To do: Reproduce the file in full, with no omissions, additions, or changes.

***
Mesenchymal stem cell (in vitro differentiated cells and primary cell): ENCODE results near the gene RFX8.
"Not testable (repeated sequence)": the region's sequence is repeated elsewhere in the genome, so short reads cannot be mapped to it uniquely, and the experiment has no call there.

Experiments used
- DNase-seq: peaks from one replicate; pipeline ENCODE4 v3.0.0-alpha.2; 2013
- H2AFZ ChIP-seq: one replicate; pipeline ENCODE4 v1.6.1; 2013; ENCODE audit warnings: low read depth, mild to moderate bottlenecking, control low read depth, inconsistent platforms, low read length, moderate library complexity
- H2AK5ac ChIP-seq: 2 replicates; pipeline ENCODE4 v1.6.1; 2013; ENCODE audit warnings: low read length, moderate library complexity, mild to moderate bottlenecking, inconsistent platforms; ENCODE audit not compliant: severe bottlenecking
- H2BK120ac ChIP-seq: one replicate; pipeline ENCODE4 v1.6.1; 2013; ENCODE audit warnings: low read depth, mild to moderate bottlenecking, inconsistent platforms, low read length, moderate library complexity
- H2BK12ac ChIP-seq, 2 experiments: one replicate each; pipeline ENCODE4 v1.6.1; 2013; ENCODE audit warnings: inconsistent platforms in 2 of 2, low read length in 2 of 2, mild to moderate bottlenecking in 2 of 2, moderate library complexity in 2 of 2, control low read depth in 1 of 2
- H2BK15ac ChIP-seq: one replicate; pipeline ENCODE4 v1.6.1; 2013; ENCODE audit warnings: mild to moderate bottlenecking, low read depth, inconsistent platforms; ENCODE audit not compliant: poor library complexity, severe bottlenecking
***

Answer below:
Mesenchymal stem cell (in vitro differentiated cells and primary cell): ENCODE results near the gene RFX8.
"Not testable (repeated sequence)": the region's sequence is repeated elsewhere in the genome, so short reads cannot be mapped to it uniquely, and the experiment has no call there.

Experiments used
- DNase-seq: peaks from one replicate; pipeline ENCODE4 v3.0.0-alpha.2; 2013
- H2AFZ ChIP-seq: one replicate; pipeline ENCODE4 v1.6.1; 2013; ENCODE audit warnings: low read depth, mild to moderate bottlenecking, control low read depth, inconsistent platforms, low read length, moderate library complexity
- H2AK5ac ChIP-seq: 2 replicates; pipeline ENCODE4 v1.6.1; 2013; ENCODE audit warnings: low read length, moderate library complexity, mild to moderate bottlenecking, inconsistent platforms; ENCODE audit not compliant: severe bottlenecking
- H2BK120ac ChIP-seq: one replicate; pipeline ENCODE4 v1.6.1; 2013; ENCODE audit warnings: low read depth, mild to moderate bottlenecking, inconsistent platforms, low read length, moderate library complexity
- H2BK12ac ChIP-seq, 2 experiments: one replicate each; pipeline ENCODE4 v1.6.1; 2013; ENCODE audit warnings: inconsistent platforms in 2 of 2, low read length in 2 of 2, mild to moderate bottlenecking in 2 of 2, moderate library complexity in 2 of 2, control low read depth in 1 of 2
- H2BK15ac ChIP-seq: one replicate; pipeline ENCODE4 v1.6.1; 2013; ENCODE audit warnings: mild to moderate bottlenecking, low read depth, inconsistent platforms; ENCODE audit not compliant: poor library complexity, severe bottlenecking